Food for ThoughtMotivation


One of my goals for the future is to eliminate the word “jealous” from my vocabulary.  I had never put a lot of weight on this word and probably use the word 1-2 times daily without thought.  The other day, it finally struck me at how ridiculous it sounds.

Oxford Dictionary  defines “jealous” as “feeling or showing envy of someone or their achievements and advantages”.  An example: “He grew jealous of her success.”

My epiphany happened when I watched a video of two people who had completed 100 pushups a day for 365 days.  My first thought was “cool” and my second thought was “I’m jealous.”  I wasn’t jealous of the fact they could do 100 pushups.  I was jealous that they made the effort and commitment to do it every single day for a year.

But this effort and commitment is not an “advantage”.  Not taking anything away from them.  It is awesome that they did this and Ī’m glad they decided to share.  My point is: anyone can put in effort and commitment.  It’s not a magical power.  We forget this all the time.  We think someone is naturally gifted with more time than us, more drive than us, more commitment, more motivation, more advantages.  We are all different.  We all come from different backgrounds, different experiences, different struggles, different accomplishments, and that’s what makes us unique.  However, none of us are incapable of bettering ourselves and making better choices and better decisions as each second, minute, hour, day of our lives go by.  We all have the same amount of time and we all get to choose what we do with it.

In this same thought, I also realized I don’t want to do 100 pushups every day for 365 days.  It’s just not my goal and that’s okay too.  I don’t have to have the same goals as other people and I don’t have to feel any guilt or regret for not having those same goals.  However, it is important that I have the same effort and commitment to my own goals, whatever they may be.  

I think humans naturally compare themselves to others.  They frequently wonder, “should I be doing what they’re doing?” and analyze, “why am I not as good at that as someone else?”  It’s how we learn and how we, instinctively, decide what skills are useful for survival.  It’s not a bad thing, but the problem comes when we spend more time “being jealous” or wondering why we don’t have the “advantages” that others have, than reflecting on what they’re doing and deciding whether it’s really important to us.  We create such a long list of things that we think we’re supposed to be doing that we lose the energy to actually focus on the things we want to be doing.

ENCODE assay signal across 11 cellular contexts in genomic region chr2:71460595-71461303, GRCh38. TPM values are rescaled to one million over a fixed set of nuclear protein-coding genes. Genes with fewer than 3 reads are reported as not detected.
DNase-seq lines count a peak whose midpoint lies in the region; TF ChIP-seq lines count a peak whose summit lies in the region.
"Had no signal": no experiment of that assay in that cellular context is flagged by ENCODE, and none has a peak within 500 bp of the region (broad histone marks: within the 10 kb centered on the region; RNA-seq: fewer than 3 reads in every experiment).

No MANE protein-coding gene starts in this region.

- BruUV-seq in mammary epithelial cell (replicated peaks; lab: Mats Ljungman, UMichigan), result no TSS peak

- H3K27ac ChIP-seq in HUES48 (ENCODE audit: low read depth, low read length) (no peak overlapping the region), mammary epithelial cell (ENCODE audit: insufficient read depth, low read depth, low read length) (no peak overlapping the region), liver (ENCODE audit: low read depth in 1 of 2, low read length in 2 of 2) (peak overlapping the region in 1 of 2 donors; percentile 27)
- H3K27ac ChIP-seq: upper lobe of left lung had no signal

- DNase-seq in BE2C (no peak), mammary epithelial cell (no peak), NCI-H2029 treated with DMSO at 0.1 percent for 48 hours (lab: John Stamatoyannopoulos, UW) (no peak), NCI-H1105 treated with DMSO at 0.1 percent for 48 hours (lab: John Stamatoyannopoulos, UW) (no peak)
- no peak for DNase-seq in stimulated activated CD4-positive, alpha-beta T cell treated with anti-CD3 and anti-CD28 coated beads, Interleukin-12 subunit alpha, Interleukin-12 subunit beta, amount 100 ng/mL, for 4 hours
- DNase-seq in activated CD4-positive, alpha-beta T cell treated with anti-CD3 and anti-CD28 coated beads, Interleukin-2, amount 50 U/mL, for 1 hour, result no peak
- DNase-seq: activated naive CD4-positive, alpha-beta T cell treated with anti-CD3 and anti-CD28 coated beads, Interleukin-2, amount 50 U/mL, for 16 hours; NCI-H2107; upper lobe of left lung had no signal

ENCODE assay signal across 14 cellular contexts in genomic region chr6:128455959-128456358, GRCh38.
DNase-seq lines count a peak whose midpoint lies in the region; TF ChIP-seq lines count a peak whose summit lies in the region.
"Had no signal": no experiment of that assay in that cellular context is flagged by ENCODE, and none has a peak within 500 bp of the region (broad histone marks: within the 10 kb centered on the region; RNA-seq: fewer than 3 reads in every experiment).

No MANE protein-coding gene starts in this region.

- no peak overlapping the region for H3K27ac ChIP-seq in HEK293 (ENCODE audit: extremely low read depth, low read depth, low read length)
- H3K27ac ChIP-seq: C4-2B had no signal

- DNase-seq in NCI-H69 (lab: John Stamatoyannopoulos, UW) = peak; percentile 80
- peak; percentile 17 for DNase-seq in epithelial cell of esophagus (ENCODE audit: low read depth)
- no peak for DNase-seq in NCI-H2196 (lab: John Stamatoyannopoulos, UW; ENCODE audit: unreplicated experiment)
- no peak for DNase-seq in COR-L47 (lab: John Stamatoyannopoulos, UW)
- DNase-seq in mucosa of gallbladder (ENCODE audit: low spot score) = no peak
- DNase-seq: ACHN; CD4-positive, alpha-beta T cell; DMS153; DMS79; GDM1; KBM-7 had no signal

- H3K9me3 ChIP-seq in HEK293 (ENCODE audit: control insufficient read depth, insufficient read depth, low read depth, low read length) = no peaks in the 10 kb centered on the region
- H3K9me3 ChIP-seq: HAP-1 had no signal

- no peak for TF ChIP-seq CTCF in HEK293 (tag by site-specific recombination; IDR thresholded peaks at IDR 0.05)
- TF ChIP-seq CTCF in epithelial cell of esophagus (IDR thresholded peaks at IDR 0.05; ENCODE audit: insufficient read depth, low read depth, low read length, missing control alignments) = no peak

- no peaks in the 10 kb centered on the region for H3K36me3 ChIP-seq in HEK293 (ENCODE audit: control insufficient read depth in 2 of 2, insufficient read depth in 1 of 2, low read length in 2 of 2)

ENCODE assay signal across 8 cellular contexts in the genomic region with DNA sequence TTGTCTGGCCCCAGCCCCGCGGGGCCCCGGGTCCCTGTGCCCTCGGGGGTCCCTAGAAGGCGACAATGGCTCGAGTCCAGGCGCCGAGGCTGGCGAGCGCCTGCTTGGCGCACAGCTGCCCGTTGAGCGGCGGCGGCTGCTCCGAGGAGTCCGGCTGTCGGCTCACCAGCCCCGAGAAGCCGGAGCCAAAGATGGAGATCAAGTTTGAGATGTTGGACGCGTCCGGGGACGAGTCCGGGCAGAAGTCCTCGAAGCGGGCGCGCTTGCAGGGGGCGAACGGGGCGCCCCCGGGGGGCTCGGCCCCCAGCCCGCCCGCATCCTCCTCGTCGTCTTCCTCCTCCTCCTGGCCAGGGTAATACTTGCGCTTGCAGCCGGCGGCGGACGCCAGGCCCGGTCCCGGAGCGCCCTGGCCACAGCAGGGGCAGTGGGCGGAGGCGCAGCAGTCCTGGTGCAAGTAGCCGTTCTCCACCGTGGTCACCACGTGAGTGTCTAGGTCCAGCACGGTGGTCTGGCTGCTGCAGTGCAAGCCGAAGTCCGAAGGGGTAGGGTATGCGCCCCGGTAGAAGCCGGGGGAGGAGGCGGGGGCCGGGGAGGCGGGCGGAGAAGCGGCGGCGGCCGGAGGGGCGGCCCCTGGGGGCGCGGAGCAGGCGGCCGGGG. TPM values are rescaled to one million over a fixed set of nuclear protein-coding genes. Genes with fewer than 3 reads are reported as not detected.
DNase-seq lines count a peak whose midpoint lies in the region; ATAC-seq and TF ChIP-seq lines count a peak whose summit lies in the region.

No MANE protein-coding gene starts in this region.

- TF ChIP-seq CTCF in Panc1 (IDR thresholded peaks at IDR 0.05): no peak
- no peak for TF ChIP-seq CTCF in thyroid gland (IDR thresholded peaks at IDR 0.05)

We’re responsible for the choices we make and we’re responsible to motivate ourselves.  If your goal is to lose weight, it does not matter if someone tells you to run 5 miles every morning, if we don’t have the drive or desire to do it, it’s not going to happen.  Instead, ask that person to help you map out a plan and find the best way for you to start moving toward your goal in a way that works for you.  Figuring out what you really want to do and how to get there is a process and it will change over time as you hone in on what’s important and what’s not, and as you make progress and changes.  If you’re looking for a focus (a new habit, a new skill, a change of some kind) as we head into 2017, ask yourself these questions, write it down, map it out:

  • What do I want to work on?  What makes me say “I’m jealous”?
  • Do I really want to work on this?  Will I be happier in 1 month if I work on this every day?
  • Why do I want to work on this?  What will my life look like if I do work on this?
  • What action (only 1) can I do today that will take me one step in the right direction?
  • On a scale of 1-10, how confident am I that I can do this action every day for the next two weeks?  If it’s less than a 9, go back to question 4 and keep backtracking to question 1 if necessary.
  • How can I hold myself accountable?  Am I more focused when someone knows what I’m working on?  Am I more focused when I keep my goals a secret and work behind-the-scenes?  How can I record the action each day (whether with a friend or alone)–journal, checklist, calendar?

If you’re planning to make a change, you’ll need to continue adding actions that you’re confident about and committed to doing everyday so continue to revisit the questions frequently and assess your progress.  Having someone who can help you navigate through these questions and map out a plan can be helpful.  Work hard, stay focused, and keep jealousy out of 2017.

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